CINCINNATI -- The Patriots have played some ugly football this season.
But you can only criticize an undefeated team so much. So what if they're ranked 12th in yards after leading the league last season? So what, they're only scoring 22.3 points per game (21st) when last season's 34.8 was best in the NFL? They won four games of four played this year. That number is the only one that mattered.
New England is no longer perfect after a 13-6 loss to Cincinnati Sunday afternoon. The offense had its worst outing yet, evidenced, at the very least, by the fact Tom Brady didn't throw a touchdown pass for the first time in 53 games.
The way Logan Mankins sees it: "Today, the defense played great as they have all year and I think we really let them down."
Cincinnati didn't score a touchdown for over 50 minutes. The Patriots were only down 6-3 at the end of the third quarter. The offense needed support? Well, the 'D' did its part.
"We can't kick two field goals and expect to win many games in the NFL," Brady said. "We've got to do a better job than that. We have to if we want to win these games. We can't have silly execution errors and mental mistakes. It's hard to drive the ball down the field if you keep making those mistakes."
Brady completed just 18 of 38 passes for 197 yards. This is the second game of the season he's completed 50-percent or less of his throws. If he has a third, it will be for the first time in a decade.
Anything to do with the roster? It would be understandable, to an extent.
Running back Stevan Ridley sat for the first time this year and receiver Danny Amendola saw his first action in three weeks. Rob Gronkowski is still sidelined with back and forearm injuries, and the rookie receivers are still… rookies.
"We practiced together all week," Mankins said, shaking his head.
"I think the truth right now is we're just so inconsistent offensively. We [couldn't] sustain a long drive this week. Last week we did a pretty good job of it, but this week it was up and down. We'd get a good series going then have a few bad plays."
New England's longest drive lasted eight plays. The team converted just 1 of 12 third down opportunities. Brady was sacked four times (fumbling once) and got hit another eight.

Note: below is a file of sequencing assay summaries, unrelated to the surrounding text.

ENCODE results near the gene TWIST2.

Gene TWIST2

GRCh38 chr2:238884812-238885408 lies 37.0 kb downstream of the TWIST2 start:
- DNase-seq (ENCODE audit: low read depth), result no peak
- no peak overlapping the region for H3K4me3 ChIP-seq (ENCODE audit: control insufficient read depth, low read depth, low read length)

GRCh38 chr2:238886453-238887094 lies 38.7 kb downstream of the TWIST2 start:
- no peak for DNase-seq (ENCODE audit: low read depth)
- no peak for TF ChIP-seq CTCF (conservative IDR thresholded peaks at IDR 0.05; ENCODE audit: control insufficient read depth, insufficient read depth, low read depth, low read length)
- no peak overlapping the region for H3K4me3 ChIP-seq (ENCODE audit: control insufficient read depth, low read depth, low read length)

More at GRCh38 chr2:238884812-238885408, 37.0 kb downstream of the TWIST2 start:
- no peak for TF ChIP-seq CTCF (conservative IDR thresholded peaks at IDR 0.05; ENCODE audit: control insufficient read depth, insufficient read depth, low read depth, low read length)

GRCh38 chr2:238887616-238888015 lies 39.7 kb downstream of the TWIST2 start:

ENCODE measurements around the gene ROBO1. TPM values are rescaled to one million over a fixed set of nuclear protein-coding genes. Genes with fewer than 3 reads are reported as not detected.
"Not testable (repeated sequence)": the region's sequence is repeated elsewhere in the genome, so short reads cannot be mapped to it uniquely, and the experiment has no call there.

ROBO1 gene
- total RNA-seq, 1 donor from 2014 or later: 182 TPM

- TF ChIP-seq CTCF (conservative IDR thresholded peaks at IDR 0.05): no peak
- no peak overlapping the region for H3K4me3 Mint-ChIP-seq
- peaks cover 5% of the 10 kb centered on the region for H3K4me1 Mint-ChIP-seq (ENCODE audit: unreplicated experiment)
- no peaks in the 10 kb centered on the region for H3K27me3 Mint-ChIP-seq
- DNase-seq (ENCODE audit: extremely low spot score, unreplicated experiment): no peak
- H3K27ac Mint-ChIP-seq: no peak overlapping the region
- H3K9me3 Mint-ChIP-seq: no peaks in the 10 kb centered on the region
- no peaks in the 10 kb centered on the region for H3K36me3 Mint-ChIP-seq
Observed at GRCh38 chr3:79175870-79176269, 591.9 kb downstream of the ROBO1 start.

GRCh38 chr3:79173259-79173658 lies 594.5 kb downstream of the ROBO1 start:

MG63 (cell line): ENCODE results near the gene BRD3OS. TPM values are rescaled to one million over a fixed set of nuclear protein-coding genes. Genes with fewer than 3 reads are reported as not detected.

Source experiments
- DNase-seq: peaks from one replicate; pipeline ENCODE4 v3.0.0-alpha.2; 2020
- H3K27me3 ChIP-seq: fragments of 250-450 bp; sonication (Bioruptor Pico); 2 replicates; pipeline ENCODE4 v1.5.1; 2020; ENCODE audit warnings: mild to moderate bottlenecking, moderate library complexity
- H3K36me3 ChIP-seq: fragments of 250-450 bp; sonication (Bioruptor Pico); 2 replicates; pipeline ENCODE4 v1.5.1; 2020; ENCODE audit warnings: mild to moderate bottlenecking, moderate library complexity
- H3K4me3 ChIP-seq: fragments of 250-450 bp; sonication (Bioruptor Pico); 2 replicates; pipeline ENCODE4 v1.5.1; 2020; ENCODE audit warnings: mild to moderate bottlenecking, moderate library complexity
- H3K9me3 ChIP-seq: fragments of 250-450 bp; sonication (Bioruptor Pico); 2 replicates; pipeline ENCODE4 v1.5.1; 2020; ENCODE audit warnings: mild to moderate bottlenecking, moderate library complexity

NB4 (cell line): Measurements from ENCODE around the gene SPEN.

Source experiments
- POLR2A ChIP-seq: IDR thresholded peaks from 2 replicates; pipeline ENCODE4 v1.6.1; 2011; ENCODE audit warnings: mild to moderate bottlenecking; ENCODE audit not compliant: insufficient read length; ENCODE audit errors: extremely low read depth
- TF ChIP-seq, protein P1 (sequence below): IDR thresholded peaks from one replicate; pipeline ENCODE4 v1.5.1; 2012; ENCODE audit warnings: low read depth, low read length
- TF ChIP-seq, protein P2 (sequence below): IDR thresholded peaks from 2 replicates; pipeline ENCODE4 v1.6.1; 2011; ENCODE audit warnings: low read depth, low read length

"I said earlier in the week how capable they are of rushing the quarterback, forcing you into some quick throws you really don't want to make," the QB noted. "That's why they're a good defense: they rush, they cover, they've got good linebackers. You need to stay balanced against a team like that. We just had silly execution errors."
The fourth quarter was particularly messy.
Down 13-3, New England got down to the Bengals 1-yard line and just couldn't punch it in. LeGarrette Blount, a 250-pound power back, tried a rush but got stuffed. Brady attempted a drawn play to offensive tackle Nate Solder but overthrew him. Receiver Julian Edelman got his hands on a pass in the end zone, but couldn't hang on. They settled for a field goal.
New England's defense would force a turnover on the ensuing Cincinnati possession.
With a seven-point deficit and less than four minutes to play, receiver Aaron Dobson read the coverage and cut toward the open middle of the field. Apparently, Brady saw something different because he threw to the opposite sideline.
Nobody was home. New England went three-and-out for the third time.
"Offensively, it comes down to making plays: line blocking, backs running, receivers catching, quarterback making good throws and the right reads," said Mankins. "We're just not getting enough of that right now."
Not this time.